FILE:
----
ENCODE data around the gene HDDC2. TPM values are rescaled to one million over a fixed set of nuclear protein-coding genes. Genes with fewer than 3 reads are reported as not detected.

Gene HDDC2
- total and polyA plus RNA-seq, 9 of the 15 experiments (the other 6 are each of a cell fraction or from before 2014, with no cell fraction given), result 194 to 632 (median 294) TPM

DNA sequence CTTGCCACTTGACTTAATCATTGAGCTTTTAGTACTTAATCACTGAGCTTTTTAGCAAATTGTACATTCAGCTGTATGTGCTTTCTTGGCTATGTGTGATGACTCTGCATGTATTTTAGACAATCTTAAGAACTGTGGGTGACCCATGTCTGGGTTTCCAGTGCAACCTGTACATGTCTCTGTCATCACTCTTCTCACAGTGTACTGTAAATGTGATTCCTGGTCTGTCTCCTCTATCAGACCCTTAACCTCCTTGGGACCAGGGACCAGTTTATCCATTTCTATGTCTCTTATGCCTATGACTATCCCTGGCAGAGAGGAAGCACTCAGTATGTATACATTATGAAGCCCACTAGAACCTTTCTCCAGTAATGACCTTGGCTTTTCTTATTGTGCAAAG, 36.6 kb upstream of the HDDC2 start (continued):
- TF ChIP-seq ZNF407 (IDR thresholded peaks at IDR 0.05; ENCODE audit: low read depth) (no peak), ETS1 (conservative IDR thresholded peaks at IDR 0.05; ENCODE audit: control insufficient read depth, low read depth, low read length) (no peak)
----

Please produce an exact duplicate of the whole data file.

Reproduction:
ENCODE data around the gene HDDC2. TPM values are rescaled to one million over a fixed set of nuclear protein-coding genes. Genes with fewer than 3 reads are reported as not detected.

Gene HDDC2
- total and polyA plus RNA-seq, 9 of the 15 experiments (the other 6 are each of a cell fraction or from before 2014, with no cell fraction given), result 194 to 632 (median 294) TPM

DNA sequence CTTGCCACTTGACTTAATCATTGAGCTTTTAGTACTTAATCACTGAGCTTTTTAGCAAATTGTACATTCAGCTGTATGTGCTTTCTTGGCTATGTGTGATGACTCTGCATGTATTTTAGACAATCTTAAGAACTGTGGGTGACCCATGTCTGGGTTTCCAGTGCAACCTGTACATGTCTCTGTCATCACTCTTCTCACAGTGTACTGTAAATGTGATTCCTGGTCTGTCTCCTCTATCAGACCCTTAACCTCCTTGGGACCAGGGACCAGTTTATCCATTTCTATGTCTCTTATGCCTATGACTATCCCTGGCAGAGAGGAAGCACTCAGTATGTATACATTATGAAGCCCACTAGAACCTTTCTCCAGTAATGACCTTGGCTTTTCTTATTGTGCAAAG, 36.6 kb upstream of the HDDC2 start (continued):
- TF ChIP-seq ZNF407 (IDR thresholded peaks at IDR 0.05; ENCODE audit: low read depth) (no peak), ETS1 (conservative IDR thresholded peaks at IDR 0.05; ENCODE audit: control insufficient read depth, low read depth, low read length) (no peak)